Klingenstein A.,Ludwig Maximilians University of Munich |
Haug A.R.,Ludwig Maximilians University of Munich |
Zech C.J.,Ludwig Maximilians University of Munich |
Schaller U.C.,Klinikum Augsburg
CardioVascular and Interventional Radiology | Year: 2013
Purpose: To retrospectively evaluate the overall survival, safety, and efficacy of metastatic uveal melanoma patients after radioembolization as salvage therapy. Materials and Methods: Thirteen patients were treated with radioembolization of branches of the hepatic artery with resin-based yttrium-90 (90Y)-labelled microspheres. Twelve patients underwent a single application, and 1 patient underwent 4 interventions. Dosages from 644 to 2,450 MBq (mean activity 1,780) were applied. Treatment response was evaluated by way of liver magnetic resonance imaging and computed tomography (CT) as well as whole-body fluorodeoxyglucose positron emission tomography (PET)/CT with evaluation of percentage changes in SUVmax before and at 2-3 months after therapy. Kaplan-Meier analysis was calculated to determine overall survival. Results: Partial remission (PR) was observed in 8 (62 %), stable disease (SD) in 2 (15 %), and progressive disease (PD) in 3 (23 %) patients under terms of standard criteria and PR in 3 (23 %), SD in 3 (23 %), and PD in 7 (54 %) patients according to PET criteria. Neither RECIST nor PET criteria showed a significant difference in predicting overall survival (P = 0.12 and 0.11, respectively). Median survival time after radioembolization was 7 months. No acute toxicity with in-hospital morbidity was observed. One patient developed hepatomegaly, and 1 patient developed gastric ulceration. Throughout follow-up, progression of extrahepatic metastases was observed. Conclusion: Radioembolization may be a promising therapy in uveal melanoma patients with predominant hepatic metastases. At first follow-up, we observed PR or SD in 77 % patients under terms of standard criteria with an acceptable toxicity profile. © 2012 Springer Science+Business Media, LLC and the Cardiovascular and Interventional Radiological Society of Europe (CIRSE).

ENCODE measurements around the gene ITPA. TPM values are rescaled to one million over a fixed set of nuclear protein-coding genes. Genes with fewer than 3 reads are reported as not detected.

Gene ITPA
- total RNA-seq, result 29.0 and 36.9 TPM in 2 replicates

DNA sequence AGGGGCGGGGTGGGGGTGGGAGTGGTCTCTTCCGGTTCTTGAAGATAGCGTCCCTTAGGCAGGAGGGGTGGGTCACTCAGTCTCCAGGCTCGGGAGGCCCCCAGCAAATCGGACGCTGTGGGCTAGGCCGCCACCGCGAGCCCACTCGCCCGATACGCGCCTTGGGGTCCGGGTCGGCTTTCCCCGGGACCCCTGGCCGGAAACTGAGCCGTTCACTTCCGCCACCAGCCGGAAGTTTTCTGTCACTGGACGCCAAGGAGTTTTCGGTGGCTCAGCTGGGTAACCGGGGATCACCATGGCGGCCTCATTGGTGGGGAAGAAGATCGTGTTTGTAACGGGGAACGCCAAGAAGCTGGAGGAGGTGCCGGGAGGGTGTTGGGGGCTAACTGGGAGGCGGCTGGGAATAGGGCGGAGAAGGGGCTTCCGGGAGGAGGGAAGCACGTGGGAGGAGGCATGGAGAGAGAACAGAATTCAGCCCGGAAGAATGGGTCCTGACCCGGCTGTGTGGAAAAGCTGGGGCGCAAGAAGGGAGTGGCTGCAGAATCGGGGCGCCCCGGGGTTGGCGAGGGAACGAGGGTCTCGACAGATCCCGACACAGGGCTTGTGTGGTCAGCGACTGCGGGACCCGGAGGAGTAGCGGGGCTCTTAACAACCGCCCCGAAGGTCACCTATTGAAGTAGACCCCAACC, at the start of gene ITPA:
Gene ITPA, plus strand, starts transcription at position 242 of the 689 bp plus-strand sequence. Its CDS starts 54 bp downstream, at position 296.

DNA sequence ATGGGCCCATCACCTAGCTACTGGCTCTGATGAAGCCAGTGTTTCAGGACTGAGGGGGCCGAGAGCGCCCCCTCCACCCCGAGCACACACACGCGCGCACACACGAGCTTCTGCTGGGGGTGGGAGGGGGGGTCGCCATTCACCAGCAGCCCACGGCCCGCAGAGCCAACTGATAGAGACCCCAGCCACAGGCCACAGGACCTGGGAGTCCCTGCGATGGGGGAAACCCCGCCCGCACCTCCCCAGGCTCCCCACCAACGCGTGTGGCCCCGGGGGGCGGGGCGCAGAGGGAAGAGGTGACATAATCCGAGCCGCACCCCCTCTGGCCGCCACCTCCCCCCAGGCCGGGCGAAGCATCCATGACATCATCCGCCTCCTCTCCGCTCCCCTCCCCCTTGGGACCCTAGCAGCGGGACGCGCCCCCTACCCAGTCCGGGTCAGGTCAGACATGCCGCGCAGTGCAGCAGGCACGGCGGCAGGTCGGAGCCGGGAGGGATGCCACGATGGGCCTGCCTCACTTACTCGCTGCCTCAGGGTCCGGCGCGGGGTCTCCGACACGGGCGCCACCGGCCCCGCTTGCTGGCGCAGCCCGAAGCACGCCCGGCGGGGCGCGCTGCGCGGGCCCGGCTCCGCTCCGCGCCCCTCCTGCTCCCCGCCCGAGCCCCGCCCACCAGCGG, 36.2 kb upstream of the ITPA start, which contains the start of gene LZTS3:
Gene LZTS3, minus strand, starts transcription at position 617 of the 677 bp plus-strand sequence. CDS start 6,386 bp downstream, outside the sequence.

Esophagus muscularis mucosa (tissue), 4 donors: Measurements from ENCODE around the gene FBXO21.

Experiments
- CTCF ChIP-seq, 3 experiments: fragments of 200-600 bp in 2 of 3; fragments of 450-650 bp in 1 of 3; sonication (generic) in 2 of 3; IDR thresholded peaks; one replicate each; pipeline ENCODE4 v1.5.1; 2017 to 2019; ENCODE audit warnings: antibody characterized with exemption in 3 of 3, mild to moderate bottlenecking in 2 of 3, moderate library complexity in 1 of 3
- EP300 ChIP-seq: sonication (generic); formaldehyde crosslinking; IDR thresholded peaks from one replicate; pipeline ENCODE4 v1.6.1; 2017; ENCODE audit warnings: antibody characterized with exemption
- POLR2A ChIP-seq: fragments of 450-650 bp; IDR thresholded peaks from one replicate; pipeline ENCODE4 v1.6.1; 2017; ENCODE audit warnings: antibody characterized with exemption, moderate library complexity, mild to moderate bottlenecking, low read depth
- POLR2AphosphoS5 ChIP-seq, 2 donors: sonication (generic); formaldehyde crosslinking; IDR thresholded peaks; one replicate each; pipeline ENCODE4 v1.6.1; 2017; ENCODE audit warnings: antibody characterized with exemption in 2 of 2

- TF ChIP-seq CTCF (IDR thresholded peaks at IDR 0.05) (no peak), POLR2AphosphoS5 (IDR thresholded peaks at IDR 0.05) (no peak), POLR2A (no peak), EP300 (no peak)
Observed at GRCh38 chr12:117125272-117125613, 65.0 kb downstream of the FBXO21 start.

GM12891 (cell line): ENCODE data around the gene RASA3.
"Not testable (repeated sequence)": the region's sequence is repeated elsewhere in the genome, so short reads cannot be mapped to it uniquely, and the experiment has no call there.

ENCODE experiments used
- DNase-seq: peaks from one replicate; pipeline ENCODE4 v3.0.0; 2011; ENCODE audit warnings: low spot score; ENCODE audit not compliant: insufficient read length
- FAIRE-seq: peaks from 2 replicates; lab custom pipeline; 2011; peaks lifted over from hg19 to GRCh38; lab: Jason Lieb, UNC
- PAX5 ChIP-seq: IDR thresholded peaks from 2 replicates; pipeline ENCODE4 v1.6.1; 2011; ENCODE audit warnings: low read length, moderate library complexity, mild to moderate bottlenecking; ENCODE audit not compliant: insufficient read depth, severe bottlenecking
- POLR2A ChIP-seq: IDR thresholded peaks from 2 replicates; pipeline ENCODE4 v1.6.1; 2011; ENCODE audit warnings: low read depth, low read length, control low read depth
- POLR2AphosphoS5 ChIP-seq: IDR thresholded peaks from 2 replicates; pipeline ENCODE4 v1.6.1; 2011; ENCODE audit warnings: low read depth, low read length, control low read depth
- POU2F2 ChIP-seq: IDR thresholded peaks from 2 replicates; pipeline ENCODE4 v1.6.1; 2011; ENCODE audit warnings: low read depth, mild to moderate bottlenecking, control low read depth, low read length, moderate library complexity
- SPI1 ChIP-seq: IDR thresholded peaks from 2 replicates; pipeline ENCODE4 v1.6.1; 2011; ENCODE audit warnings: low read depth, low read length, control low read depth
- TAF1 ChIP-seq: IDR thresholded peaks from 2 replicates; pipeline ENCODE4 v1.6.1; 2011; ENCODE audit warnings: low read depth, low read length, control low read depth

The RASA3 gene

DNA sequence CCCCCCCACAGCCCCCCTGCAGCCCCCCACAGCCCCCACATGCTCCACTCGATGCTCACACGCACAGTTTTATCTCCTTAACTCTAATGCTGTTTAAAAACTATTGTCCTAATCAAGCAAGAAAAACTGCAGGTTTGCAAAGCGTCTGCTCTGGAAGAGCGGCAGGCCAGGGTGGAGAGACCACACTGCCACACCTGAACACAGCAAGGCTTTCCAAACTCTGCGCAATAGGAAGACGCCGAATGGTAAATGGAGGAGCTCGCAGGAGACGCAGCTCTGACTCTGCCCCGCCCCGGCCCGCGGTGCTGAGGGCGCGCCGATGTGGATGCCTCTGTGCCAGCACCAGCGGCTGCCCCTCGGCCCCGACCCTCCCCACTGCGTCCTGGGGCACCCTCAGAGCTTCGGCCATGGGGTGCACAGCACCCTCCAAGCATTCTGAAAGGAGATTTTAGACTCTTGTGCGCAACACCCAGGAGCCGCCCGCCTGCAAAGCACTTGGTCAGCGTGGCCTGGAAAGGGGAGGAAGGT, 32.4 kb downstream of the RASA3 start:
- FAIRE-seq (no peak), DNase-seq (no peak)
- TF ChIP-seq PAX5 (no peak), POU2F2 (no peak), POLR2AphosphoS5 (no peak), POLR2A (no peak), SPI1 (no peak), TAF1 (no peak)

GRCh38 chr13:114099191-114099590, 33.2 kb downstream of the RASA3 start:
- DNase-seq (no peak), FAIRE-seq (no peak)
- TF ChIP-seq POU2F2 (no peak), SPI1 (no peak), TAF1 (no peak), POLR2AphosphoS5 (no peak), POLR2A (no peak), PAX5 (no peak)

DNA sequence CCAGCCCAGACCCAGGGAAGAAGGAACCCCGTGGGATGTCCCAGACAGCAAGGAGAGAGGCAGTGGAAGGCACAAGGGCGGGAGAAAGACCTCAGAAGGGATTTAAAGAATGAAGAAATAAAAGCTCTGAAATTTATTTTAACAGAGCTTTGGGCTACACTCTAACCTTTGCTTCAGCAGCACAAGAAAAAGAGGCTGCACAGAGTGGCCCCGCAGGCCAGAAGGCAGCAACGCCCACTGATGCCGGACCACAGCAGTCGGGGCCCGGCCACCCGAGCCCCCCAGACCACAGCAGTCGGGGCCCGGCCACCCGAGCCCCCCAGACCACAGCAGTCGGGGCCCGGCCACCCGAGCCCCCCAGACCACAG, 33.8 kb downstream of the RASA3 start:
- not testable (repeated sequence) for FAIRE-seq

Messmann H.,Klinikum Augsburg
Recent Results in Cancer Research | Year: 2014
Endoscopic treatment of malignant lesions in the gastrointestinal tract can be treated curatively if the risk for lymph node metastasis is lower than 1%. In the lower gi-tract (colon and rectum) the low risk criteria for this situaiton are well-defined (G1/G2, LO, invasion depth ≤1000μm). However, en-bloc R0-resection is also mandatory. Benign lesions such as lateral spreading tumors (granular-type) can be also treated with piecemeal EMR, however, recurrence rate is up to 30%. All other cases, regardless of size, such as non-granular type lesions or mixed type lesions should be treated with endoscopic submucosal dissection. The definitive histopathology of the resected specimen allows further decision (e.g., surgery if invasion depth of tumor is >1000μm). © 2014 Springer International Publishing Switzerland.
Behme D.,University of Gottingen |
Berlis A.,Klinikum Augsburg |
Weber W.,Ruhr University Bochum
American Journal of Neuroradiology | Year: 2015